An international survey has found 80 percent of people who use e-cigarettes do so because they consider the products less harmful than traditional cigarettes. The researchers say e-cigarettes may have the potential to help smokers quit, Medical News Today reports.
The survey of almost 6,000 people in four countries (the United States, United Kingdom, Australia and Canada) found 73 percent of Americans surveyed were aware of e-cigarettes. Respondents ages 18 to 24 were most likely to be familiar with the products, according to the researchers from the Roswell Park Cancer Institute in Buffalo, New York.
The researchers reported in the American Journal of Preventive Medicine that 16 percent of respondents had tried e-cigarettes. Of those who used the products, 80 percent said they did so because they were considered less harmful than traditional cigarettes, while 75 percent used them to help reduce their smoking, and 85 percent to help them quit smoking.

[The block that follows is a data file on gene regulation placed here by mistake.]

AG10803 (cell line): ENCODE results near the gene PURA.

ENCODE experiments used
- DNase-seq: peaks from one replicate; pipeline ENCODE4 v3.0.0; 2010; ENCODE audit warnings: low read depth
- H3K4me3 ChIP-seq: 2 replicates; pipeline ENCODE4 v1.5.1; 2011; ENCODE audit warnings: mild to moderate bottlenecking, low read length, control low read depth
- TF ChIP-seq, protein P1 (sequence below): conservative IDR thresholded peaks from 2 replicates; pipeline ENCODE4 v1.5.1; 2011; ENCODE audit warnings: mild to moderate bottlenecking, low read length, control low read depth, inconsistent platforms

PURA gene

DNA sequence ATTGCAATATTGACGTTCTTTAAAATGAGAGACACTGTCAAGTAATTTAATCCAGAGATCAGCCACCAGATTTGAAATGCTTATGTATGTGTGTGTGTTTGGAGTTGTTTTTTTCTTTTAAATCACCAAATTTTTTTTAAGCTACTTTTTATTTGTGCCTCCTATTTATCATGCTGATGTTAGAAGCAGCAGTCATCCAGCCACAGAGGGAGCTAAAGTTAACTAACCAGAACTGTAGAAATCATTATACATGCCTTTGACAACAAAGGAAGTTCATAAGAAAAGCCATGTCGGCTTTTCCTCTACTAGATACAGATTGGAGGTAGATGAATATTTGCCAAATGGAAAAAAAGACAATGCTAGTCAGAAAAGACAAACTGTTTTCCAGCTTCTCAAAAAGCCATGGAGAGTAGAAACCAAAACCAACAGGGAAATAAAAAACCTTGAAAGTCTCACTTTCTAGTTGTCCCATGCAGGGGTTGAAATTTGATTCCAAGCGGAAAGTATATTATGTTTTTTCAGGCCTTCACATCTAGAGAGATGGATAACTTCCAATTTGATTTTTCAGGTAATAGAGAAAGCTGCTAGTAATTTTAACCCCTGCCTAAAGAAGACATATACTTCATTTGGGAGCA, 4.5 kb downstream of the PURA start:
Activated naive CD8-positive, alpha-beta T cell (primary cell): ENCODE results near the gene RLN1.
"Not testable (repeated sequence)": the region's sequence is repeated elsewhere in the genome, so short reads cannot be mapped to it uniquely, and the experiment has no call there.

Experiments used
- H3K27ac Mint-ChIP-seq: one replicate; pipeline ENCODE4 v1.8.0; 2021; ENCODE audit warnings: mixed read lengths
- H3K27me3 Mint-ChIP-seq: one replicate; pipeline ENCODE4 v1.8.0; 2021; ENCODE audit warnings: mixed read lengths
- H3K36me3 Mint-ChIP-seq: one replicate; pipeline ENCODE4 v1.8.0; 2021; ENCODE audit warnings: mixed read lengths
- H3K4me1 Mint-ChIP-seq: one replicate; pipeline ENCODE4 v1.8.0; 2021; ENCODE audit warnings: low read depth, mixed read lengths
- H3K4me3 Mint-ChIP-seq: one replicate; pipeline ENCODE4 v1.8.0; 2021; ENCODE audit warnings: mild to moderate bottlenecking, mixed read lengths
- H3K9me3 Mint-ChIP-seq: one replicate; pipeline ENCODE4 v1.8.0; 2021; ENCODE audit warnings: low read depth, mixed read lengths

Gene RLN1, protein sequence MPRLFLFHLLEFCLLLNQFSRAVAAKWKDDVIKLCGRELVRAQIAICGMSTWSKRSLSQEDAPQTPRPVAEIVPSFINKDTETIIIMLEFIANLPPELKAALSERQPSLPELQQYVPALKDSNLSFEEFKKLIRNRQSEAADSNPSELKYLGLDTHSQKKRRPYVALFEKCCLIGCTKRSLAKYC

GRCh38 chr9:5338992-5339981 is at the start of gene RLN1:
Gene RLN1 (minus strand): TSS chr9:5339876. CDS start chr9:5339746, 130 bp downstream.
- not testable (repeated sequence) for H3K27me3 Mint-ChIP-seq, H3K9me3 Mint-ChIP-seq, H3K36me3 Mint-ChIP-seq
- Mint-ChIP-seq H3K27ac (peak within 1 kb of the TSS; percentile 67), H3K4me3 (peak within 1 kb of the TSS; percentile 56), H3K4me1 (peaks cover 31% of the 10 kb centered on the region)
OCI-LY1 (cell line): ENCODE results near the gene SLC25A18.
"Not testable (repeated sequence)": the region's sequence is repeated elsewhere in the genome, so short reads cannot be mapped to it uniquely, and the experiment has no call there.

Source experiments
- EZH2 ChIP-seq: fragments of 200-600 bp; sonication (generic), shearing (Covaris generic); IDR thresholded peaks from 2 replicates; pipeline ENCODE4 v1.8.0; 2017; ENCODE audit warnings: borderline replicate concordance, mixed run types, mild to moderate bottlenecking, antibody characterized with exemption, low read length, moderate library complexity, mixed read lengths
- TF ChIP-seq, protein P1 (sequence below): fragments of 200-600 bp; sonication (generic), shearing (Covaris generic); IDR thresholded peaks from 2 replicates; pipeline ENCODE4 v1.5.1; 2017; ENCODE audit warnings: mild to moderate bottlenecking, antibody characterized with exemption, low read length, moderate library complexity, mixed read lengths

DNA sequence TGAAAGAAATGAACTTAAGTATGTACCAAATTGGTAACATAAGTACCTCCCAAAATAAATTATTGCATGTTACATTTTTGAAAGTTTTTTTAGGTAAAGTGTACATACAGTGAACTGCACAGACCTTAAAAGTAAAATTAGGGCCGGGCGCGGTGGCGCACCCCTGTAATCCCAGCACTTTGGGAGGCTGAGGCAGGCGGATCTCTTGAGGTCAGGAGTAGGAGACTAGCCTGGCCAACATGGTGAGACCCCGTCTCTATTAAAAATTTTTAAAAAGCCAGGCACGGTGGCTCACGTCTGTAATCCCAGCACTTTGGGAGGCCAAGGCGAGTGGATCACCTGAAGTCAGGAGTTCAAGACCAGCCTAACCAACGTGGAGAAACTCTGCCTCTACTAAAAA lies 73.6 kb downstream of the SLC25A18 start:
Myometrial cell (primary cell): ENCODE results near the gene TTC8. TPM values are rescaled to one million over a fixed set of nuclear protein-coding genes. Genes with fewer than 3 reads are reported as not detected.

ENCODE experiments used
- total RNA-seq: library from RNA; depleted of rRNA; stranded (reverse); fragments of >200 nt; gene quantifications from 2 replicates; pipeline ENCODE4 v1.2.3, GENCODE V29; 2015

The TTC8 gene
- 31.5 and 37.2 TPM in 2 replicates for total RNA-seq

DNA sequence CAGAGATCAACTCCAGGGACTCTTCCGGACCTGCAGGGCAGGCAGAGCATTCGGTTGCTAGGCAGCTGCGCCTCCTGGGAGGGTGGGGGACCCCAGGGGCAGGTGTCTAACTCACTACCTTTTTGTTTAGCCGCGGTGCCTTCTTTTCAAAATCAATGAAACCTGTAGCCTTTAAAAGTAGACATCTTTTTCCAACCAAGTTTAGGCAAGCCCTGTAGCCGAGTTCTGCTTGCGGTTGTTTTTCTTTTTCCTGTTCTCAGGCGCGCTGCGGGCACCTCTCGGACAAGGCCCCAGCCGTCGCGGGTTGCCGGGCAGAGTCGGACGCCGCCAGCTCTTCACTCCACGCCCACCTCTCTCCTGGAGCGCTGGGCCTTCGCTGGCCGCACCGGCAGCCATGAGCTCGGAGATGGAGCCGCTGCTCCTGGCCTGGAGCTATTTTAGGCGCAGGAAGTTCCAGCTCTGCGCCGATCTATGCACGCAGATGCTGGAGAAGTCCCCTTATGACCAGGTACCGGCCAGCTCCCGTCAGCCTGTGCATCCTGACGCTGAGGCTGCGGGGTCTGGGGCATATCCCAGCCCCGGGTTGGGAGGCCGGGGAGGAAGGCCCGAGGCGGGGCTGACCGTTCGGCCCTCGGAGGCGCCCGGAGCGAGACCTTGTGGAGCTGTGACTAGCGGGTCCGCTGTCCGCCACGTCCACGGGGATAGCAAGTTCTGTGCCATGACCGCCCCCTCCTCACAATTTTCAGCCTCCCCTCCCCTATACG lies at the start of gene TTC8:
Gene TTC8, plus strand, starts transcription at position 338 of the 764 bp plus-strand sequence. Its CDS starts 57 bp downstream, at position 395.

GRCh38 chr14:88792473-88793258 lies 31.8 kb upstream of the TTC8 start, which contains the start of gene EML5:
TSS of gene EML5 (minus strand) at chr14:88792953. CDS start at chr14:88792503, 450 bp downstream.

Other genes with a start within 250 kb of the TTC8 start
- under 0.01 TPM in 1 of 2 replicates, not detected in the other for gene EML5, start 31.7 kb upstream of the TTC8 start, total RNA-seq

“This study provides valuable insights into the use and attitudes surrounding e-cigarettes among smokers,” researcher Richard O’Connor, PhD, noted in a news release. “However, questions remain regarding the impact of these devices in nonsmokers, such as what potential exists to induce nicotine addiction in non-smokers and/or maintain addiction in current smokers who might otherwise stop smoking.”
E-cigarettes are designed to deliver nicotine in the form of a vapor, which is inhaled by the user. They usually have a rechargeable, battery-operated heating element, a replaceable cartridge with nicotine or other chemicals and a device called an atomizer that converts the contents of the cartridge into a vapor when heated. E-cigarettes often are made to look like regular cigarettes.